In conventional Brillouin distributed sensor, the variation of BFS could be induced by temperature and/or strain, thus giving rise to ambiguity. However in the proposed solution, this temperature and strain cross-sensitivity issue can be addressed with the help of Raman measurement, since Raman signal is only sensitive to temperature. Therefore here the temperature sensing performance of SpRS based on the MCF SDM configuration has also been evaluated. Several different temperatures have been applied to a short fiber segment at the far end for testing, and each trace has been averaged for 20480 times for the measurement of Stokes and anti-Stokes SpRS signals, among which the measured Raman Anti-Stokes time-domain traces have been presented in Fig. 5(a). It’s found that the measured intensity at the near-end up to about 1200 m exhibits random fluctuation. This is because the Raman filter used in our experiment has low extinction ratio, while the backscattered light at the near-end is high, thus a small portion of the Rayleigh scattering light is leaked into the photodiodes, creating coherent Rayleigh interference (CRI) and resulting in the intensity fluctuation. The profiles of temperature distribution are then calculated based on Eq. (1) with respect to a reference at 29 °C, as shown in Fig. 5(b), where the inset shows the local temperature profiles around the heated fiber segment with different temperatures applied. Due to the CRI induced random intensity fluctuation added at the measured Raman scattering signals at the near-end of the sensing fiber, the resolved temperature at the corresponding length also show unusual large error, as can be clearly observed at the near-end of the sensing fiber in Fig. 5(b).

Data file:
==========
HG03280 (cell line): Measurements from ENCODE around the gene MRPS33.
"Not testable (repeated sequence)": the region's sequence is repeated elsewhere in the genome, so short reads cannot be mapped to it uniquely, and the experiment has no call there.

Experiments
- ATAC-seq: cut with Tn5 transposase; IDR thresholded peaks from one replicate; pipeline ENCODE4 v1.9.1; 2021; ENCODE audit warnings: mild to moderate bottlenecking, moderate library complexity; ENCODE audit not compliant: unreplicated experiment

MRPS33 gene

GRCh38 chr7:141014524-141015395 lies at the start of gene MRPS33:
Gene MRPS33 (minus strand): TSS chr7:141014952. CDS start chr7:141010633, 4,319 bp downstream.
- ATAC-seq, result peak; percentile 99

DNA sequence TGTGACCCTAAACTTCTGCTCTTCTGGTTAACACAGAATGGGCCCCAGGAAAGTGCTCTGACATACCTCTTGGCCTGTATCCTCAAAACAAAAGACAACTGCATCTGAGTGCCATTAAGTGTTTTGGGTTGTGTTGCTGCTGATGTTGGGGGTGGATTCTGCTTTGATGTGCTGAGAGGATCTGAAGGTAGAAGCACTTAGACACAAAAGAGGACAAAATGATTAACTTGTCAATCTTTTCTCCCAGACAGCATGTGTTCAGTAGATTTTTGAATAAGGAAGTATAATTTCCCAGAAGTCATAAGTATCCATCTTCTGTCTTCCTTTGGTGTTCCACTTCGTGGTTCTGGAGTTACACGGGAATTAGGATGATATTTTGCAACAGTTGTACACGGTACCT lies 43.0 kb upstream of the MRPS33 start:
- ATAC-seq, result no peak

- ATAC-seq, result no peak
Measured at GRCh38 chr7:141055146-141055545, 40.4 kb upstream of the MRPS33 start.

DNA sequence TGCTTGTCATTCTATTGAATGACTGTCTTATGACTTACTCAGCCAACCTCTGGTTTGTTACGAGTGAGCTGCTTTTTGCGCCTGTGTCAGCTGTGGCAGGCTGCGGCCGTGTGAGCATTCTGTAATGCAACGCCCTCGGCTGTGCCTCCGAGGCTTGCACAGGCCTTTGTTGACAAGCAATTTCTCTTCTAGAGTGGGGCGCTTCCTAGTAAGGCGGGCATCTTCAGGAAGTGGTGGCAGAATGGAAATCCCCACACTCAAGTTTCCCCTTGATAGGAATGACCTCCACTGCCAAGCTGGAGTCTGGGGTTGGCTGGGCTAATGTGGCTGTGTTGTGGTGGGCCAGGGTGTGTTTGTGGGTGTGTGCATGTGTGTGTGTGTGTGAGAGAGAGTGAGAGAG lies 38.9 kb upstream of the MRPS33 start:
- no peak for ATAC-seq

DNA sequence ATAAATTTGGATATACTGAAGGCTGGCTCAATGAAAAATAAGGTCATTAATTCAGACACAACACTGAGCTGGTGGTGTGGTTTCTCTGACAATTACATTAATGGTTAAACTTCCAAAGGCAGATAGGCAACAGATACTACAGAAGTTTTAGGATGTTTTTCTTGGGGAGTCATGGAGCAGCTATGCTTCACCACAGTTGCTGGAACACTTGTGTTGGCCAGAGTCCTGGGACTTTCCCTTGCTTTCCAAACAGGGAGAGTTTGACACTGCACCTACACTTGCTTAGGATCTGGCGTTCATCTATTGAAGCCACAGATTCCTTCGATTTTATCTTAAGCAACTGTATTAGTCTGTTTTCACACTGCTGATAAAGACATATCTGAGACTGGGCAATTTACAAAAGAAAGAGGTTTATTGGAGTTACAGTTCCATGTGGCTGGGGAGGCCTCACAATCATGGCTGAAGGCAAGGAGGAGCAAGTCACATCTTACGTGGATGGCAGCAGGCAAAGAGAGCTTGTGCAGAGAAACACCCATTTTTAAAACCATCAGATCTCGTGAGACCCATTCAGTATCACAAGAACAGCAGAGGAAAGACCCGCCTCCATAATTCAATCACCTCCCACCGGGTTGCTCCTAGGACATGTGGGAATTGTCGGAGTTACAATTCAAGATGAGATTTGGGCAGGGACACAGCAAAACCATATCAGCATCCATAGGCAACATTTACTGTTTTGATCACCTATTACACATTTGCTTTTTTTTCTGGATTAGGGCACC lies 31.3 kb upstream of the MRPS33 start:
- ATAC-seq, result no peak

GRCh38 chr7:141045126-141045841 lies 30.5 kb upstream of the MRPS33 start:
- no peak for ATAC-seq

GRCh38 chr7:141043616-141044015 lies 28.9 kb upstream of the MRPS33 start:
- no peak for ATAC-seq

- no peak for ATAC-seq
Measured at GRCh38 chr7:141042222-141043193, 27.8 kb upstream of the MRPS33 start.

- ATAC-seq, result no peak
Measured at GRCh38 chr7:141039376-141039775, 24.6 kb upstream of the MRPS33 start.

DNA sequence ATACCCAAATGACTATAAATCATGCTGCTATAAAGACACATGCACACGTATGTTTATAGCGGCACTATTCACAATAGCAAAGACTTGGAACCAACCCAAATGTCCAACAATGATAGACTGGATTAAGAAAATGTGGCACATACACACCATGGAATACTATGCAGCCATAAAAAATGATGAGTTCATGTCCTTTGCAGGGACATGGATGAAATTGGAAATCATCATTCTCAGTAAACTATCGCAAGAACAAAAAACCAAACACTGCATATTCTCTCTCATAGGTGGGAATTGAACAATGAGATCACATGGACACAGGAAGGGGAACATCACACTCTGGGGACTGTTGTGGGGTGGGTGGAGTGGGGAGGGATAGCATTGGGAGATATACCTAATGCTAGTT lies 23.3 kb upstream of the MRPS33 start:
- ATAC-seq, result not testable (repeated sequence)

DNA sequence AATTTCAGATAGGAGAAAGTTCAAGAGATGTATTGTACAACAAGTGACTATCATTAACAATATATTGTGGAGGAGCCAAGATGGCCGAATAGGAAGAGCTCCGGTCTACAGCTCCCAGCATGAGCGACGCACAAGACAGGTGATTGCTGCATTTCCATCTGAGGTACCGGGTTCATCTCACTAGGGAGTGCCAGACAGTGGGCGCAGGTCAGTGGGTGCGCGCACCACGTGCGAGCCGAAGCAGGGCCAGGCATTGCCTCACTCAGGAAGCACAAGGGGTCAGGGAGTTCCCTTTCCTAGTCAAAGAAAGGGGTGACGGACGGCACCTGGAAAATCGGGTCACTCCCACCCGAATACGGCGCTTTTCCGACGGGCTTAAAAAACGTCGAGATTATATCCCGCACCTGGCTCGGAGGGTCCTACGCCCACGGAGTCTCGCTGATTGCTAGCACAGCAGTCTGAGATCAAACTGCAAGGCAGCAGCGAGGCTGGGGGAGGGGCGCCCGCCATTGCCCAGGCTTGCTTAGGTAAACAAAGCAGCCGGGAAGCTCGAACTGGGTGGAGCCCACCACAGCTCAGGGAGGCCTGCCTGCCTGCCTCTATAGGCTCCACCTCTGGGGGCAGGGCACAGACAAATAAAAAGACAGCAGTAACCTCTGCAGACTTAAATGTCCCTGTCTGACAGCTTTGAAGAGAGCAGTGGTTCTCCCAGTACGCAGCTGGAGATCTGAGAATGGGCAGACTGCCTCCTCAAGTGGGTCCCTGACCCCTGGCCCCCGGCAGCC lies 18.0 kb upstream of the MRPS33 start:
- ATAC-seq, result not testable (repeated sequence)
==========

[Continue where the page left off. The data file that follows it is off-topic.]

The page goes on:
Once the temperature profile is retrieved from Raman measurement, strain can be derived from Eq. (3) with the measured BFS information. In this way, temperature and strain discriminative measurement is achieved. The temperature resolution has been estimated by calculating the standard deviation of the retrieved temperature profile along a window of 5 m , as shown in Fig. 6(a), where the red dot line is the fitting of the entire fiber length, and it indicates that the calculated temperature has abnormal large uncertainty at the near end of the sensing fiber due to CRI induced random intensity fluctuation. While the black dot line is a fitting for partial fiber length ranging from 1200 m to the fiber end, which is out of the CRI region, and it reveals that the trend of this fitting is similar to any other normal systems, thus confirming the reliability of the system. On the other hand, derived from Eq. (3), the strain resolution has also been estimated by calculating the propagation of uncertainty of Raman measurement deduced temperature () and uncertainty of BFS (), assuming that the two kinds of noise are not correlated . The calculated strain resolution is shown in Fig. 6(b). The worst temperature and strain resolutions (fitted standard deviation) are estimated to be about 2.2 °C and 40με respectively, appearing at the end of the sensing fiber.